Why this Chicagoan loves to adopt dogs with special needs
For JoAnn Davey, a Best Friends volunteer who worked for 30 years as a registered nurse, adopting a pet with special needs is not a big deal. “It's all about knowing what you are stepping into,” she says. And as she talks, she tosses a ball for Addison, a white, curly-coated poodle mix who just joined the Davey crew.
Addison leaps after the ball. She’s a pro at fetch, and she’s tireless. She also has a lot in common with JoAnn’s other dogs — especially Danny, a Chihuahua mix. Addison and Danny, who came to the Sanctuary from other rescue groups, both have old spinal injuries that make them unable to control where or when they go to the bathroom. JoAnn fell in love them separately on the Best Friends website. Danny went home at the end of 2016, and JoAnn recently traveled to the Sanctuary to volunteer, and to meet Addison and bring her into the fold.
Not scared off by special needs
Addison is small and adorable, and there’s no telling just by looking at her that she’s any different from other dogs. Her physical traits aside, Addison is also pretty intense about a few things. She is very energetic and almost a little too focused on playing fetch. She always makes sure that people get a good arm workout throwing the ball for her, and she’s ready to play at any time of the day or night.
JoAnn laughs when she says that Addison is also way too smart for her own good. But after seeing Addison’s picture and then meeting her in person, that was pretty much it. The little dog was irresistible to JoAnn. “She is so good,” Joann says, “and while people looking to adopt (pets) are oftentimes scared off by special needs, I never have been.”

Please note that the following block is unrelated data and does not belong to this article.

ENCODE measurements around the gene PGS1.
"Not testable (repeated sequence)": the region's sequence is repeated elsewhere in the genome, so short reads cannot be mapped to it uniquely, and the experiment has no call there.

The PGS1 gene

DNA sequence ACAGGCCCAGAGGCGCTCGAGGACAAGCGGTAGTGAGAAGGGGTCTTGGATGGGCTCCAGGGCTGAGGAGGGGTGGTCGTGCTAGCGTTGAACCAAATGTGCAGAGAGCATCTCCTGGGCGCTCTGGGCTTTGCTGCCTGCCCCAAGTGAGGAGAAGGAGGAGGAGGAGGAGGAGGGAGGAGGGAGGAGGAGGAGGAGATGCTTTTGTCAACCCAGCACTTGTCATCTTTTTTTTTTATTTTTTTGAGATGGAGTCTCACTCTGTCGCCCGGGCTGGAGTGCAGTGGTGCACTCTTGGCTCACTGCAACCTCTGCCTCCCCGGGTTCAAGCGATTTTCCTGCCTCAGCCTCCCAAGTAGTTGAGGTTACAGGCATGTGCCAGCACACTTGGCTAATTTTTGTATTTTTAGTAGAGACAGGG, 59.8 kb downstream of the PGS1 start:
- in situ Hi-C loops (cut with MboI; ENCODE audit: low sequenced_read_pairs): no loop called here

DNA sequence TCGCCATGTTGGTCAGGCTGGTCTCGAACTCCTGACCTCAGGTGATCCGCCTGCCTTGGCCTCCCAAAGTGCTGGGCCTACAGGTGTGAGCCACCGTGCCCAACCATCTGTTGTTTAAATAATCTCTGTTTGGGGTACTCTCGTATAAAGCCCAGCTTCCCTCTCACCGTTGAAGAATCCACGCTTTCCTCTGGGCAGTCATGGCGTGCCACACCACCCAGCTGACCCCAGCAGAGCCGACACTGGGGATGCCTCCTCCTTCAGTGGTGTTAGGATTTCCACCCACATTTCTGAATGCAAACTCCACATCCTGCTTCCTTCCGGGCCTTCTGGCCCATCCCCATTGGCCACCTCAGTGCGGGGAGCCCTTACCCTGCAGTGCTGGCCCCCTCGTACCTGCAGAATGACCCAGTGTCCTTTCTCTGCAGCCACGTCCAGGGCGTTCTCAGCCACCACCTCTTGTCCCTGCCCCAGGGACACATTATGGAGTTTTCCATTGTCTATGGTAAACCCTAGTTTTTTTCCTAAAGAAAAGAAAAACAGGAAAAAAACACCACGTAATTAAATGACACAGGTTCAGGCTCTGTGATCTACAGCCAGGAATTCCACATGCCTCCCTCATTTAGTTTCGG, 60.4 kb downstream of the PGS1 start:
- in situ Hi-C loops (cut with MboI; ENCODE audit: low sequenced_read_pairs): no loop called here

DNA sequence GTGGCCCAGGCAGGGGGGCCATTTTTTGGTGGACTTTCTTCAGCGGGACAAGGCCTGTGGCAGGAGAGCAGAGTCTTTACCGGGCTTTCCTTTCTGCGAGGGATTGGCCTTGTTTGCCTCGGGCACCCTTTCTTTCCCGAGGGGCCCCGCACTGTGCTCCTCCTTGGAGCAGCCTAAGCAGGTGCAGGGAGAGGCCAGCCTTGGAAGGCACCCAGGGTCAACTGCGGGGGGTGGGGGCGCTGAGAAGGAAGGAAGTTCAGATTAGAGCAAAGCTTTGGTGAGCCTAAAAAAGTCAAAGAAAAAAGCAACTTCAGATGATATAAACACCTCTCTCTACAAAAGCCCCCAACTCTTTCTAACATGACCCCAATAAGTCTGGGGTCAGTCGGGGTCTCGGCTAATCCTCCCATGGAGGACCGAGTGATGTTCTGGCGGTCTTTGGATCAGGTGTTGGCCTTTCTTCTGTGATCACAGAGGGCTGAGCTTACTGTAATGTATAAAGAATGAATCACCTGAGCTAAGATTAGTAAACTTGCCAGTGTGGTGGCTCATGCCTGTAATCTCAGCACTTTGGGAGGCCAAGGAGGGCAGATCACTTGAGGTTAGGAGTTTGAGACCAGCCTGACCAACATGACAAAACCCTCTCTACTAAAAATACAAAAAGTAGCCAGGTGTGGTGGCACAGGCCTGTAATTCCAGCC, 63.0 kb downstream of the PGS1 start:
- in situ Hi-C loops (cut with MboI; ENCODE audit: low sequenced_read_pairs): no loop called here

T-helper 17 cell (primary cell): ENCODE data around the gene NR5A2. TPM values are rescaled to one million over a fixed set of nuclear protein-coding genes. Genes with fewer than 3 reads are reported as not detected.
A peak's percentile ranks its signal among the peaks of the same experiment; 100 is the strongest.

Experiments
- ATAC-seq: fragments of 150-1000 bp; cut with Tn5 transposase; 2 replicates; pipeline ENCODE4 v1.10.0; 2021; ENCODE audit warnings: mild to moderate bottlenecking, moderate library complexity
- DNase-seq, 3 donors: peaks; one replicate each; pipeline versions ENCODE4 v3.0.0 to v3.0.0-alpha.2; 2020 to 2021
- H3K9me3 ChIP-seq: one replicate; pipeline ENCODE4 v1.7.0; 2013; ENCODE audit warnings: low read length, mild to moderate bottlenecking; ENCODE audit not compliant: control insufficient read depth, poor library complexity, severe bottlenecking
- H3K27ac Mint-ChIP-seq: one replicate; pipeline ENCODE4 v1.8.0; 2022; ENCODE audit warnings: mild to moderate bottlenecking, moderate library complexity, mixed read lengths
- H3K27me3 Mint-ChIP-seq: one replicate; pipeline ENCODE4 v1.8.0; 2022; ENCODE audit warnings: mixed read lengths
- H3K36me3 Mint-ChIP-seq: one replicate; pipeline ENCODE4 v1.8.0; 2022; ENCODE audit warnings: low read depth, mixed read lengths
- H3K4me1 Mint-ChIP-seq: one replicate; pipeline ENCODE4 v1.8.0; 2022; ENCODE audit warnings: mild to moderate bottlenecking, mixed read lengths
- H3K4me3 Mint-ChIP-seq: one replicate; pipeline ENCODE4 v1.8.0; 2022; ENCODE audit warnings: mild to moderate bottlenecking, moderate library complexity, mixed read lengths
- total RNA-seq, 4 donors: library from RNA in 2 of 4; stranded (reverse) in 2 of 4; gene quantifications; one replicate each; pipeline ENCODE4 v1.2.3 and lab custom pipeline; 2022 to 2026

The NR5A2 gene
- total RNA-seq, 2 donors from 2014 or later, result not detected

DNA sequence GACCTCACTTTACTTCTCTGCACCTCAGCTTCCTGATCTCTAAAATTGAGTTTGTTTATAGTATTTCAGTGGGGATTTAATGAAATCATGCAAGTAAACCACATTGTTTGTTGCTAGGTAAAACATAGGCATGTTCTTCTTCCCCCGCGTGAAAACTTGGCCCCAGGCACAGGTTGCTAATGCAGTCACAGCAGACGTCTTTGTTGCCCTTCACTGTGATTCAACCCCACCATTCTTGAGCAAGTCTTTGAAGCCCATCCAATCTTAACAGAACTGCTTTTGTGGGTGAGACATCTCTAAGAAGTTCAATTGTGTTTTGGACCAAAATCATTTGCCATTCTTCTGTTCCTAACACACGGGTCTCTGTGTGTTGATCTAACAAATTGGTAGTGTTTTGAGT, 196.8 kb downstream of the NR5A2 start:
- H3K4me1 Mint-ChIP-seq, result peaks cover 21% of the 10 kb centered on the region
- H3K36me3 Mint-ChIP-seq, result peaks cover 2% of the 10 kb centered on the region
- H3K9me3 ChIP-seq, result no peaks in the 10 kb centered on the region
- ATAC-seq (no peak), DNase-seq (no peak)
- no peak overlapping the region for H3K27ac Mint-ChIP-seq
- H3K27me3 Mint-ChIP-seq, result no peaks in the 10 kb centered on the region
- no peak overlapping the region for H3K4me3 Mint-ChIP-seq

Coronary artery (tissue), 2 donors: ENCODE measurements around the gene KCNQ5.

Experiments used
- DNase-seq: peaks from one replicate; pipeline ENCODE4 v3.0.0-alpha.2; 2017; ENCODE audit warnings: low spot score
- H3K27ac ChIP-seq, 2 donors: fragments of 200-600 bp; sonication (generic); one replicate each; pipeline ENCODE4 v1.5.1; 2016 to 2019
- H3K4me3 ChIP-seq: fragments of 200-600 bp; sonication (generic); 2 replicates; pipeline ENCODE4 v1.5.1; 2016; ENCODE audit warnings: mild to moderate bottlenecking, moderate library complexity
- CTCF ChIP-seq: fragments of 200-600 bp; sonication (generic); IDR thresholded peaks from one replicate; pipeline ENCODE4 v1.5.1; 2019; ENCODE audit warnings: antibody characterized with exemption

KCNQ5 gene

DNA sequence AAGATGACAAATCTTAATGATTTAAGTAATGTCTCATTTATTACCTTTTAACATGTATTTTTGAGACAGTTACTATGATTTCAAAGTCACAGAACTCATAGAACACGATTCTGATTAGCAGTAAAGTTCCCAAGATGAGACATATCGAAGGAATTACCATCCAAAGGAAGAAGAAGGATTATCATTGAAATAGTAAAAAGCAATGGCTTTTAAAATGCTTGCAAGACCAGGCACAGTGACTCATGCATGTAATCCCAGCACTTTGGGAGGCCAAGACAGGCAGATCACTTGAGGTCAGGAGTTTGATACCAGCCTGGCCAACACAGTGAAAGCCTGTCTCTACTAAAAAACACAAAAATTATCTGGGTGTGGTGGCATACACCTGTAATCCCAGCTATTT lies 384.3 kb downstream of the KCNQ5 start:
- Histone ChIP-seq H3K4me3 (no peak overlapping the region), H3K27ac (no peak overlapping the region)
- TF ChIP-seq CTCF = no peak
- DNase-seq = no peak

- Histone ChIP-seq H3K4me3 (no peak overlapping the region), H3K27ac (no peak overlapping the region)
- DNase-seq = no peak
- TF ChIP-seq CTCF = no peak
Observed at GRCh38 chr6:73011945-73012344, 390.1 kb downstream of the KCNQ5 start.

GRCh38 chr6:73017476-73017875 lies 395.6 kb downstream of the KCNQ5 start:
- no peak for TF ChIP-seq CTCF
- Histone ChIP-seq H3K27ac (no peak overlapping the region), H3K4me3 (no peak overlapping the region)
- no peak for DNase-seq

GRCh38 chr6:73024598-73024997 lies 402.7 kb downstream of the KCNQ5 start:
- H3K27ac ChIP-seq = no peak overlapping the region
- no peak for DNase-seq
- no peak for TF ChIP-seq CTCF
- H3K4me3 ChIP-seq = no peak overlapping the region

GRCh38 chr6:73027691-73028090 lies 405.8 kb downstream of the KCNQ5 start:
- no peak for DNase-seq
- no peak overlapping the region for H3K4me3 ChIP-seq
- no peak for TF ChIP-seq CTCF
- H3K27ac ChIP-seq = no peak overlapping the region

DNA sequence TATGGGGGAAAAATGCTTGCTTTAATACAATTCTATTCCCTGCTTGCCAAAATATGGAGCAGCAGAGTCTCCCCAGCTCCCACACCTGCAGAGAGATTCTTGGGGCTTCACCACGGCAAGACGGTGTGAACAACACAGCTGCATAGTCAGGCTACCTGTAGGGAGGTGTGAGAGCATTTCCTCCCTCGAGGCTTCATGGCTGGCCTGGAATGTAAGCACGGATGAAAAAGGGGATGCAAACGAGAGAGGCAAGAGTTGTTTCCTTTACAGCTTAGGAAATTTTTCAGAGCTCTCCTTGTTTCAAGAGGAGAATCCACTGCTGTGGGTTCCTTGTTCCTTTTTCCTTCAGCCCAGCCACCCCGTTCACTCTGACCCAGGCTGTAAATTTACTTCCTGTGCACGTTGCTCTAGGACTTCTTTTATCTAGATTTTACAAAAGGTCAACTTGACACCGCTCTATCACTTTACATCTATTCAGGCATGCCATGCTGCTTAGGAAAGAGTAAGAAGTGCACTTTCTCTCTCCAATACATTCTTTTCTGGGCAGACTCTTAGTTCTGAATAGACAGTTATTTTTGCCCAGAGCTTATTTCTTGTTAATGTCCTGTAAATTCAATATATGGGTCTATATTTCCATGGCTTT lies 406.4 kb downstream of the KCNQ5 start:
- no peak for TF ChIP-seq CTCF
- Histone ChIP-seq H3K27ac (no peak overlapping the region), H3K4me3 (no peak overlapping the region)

A stable, loving home
JoAnn, who lives in the Chicago area, has been volunteering at the Sanctuary since 2005. Semiretired now, her part-time job leaves her with plenty of time to care for Addison, Danny and a few other pint-sized pooches. She mops her floors frequently to keep the house fresh, and she keeps the dogs tidy, too. Addison will get regular haircuts and baths to keep her comfortable and clean.
“The little bit of extra work that dogs with special needs require is really not that much, and it’s rewarding to provide a home for someone who might otherwise be overlooked,” JoAnn says. When Addison runs up to her again with a ball and rope toy, she adds: “I’m happy. I’m happy to be able to provide them with a stable, loving home.”
As Addison takes off again to chase the ball across the green grass, it’s easy to see that she’s happy, too.
Photos by Molly Wald, Kurt Budde and JoAnn Davey